Last night was Halloween. Nobody was in costume at Sebastian Inlet State Park, but Jim and I received both tricks and treats. First the tricks:
We got locked in again—just like the other day. Jim again had to exit through the escape window in the bedroom. The first time this happened (a couple days ago), he had discovered that the door would not open because a screw had worked its way out of the latch on the door jamb. He tightened the screw, but when I discovered it coming loose again the next day, he removed it.
Last night, as he was going to the shower house, he couldn’t open the door. The latch, held in by only one screw, had become dislodged enough so that the door would not open. So, Jim had to put on his clothes, climb out of the window, and pry the door open.
Jim says the fix is easy: apply Locktite to the screw. I hope we don’t have any more problems between the time we leave and when we get home. We have to go in and out several more times. Wish us luck.
Another “trick”—the no-see-ums. I am one big bite--actually, I have hundreds of tiny bites, from head to toe. Literally. And I am miserable.
For those of you who do not live in Florida, no-see-ums are tiny, tiny biting insects, females that seek a protein in vertebrate flesh to use in their reproductive cycle. If you were to spot them on you, you would think they are a fleck of dirt. In the proper light, you may see them flying about, looking like dust.It is virtually impossible to kill them. Slapping at them does no good. By the time you feel the bite, they are gone.
Incidentally, these pesky insects are not always deterred by bug spray. And even worse: They can come through normal screening.
We have no-see-ums in Jacksonville, but they are not as bad as they are here. Also, they do not bother us on our screened in porch because the screening is fine enough to keep them out.
The no-see-ums are the worst part of this state park. All else is great…which brings me to the “treat” section…
It was a real treat fishing here. Jim caught his first red(s) on Tuesday. Yesterday, he caught two slot-sized black drum (17 inches and 15 1/2) and a slightly undersized red, as well as numerous jacks and even a baby grouper. Me? I just caught some small jacks that I threw back and encouraged to grow up and almost caught a red, which shook off the hook at the last minute. (I’m pretty sure it was undersized, though.)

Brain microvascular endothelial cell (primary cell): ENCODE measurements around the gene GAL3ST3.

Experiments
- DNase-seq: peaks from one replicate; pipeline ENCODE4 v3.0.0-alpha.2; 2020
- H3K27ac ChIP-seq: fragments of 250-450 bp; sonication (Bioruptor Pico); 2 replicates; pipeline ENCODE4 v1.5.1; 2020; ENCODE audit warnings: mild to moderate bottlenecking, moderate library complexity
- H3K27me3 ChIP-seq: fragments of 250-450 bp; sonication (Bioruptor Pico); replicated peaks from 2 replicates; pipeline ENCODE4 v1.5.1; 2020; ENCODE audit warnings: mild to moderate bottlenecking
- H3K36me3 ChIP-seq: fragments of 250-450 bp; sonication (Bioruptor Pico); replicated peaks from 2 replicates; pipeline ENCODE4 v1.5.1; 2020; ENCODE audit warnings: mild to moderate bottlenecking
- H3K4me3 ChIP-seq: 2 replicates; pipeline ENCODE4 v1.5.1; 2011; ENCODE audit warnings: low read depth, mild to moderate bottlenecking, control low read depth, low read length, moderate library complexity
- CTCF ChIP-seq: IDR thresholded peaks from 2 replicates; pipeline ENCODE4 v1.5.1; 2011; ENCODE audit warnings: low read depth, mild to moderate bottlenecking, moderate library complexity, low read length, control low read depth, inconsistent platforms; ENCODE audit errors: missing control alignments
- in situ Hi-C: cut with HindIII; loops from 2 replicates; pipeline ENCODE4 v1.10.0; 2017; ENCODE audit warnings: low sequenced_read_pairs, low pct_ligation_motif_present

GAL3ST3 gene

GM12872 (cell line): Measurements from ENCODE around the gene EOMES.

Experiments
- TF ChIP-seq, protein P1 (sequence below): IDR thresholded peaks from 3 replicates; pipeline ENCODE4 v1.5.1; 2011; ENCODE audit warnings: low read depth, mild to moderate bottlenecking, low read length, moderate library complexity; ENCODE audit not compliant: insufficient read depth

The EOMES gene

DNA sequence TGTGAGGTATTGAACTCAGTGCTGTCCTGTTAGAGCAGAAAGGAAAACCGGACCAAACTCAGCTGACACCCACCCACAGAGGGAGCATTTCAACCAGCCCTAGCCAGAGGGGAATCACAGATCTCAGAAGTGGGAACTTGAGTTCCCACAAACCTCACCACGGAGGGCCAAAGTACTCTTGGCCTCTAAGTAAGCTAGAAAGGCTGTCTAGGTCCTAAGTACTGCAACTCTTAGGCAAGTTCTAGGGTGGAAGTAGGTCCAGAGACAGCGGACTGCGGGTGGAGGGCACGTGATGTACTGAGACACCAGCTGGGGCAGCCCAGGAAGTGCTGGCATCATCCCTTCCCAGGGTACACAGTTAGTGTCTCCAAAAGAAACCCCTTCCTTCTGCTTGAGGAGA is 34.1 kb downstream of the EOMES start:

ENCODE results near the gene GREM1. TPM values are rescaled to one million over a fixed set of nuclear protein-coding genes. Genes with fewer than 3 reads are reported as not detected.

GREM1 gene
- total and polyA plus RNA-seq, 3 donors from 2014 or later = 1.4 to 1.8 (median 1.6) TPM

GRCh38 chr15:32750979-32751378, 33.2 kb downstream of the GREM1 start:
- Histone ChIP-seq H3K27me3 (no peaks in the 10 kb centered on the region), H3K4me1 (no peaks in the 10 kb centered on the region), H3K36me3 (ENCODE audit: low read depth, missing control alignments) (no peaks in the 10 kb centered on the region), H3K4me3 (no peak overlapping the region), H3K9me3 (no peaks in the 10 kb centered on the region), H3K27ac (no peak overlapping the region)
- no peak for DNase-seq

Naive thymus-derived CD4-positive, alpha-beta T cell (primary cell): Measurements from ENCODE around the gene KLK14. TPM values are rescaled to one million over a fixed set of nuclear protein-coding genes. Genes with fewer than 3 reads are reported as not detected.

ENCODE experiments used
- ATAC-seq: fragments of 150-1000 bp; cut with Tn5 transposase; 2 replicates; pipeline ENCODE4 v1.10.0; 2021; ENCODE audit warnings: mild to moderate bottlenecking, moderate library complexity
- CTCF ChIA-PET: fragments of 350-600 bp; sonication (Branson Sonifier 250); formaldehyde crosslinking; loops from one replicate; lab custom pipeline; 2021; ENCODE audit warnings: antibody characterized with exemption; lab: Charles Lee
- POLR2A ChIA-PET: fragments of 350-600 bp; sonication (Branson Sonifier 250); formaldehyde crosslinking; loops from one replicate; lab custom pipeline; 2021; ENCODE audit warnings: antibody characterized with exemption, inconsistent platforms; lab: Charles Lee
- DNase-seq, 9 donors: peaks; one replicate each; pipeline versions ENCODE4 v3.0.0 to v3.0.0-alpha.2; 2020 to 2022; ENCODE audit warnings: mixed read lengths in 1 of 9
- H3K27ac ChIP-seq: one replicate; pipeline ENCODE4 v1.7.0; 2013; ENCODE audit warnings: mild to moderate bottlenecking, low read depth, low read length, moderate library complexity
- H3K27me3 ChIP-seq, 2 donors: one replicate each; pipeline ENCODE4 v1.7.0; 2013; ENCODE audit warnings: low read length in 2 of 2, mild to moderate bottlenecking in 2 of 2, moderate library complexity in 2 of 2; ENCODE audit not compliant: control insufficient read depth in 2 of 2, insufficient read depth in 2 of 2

In addition to our own catch, we were given treats by fellow fishermen. A neighboring fisherman caught a huge jack but didn’t want it. (Jack is considered a trash fish, and many people don’t keep them, but we have found that if properly prepared, jack is delicious. In fact, most "trash" fish can be prepared to taste good.) That big fellow went into our cooler.
The second treat came later in the afternoon, when a school of mullet swam directly in front of the fishing jetty. It was a huge school—hundreds of fish.
|Jim's catch and extra treats: two black drum, a huge jack crevalle, a smaller jack, and two mullet.|
The most common way to catch mullet is by casting a net; they don’t usually take bait on a hook. We didn’t have our net with us, so we were out of luck. (It was exciting to see the school, however.) But a fellow who had a really big net (perhaps 10 feet in diameter) cast. It took three big, muscular men to haul that catch of mullet up. It weighed a couple hundred pounds, at least. The catch overfilled a large ice chest. I asked the owner if I could have a couple of the fish, and he graciously gave me a couple, which joined our other catch in our cooler.
We will brine the mullet tonight and tomorrow smoke it. Can’t wait to taste them.
The treats were better than the tricks. We always have a good time on our getaways. This little vacation was different: We had a superb time (despite the faulty door latch and the no-see-ums)!
Until next time,
Your Reluctant RoVer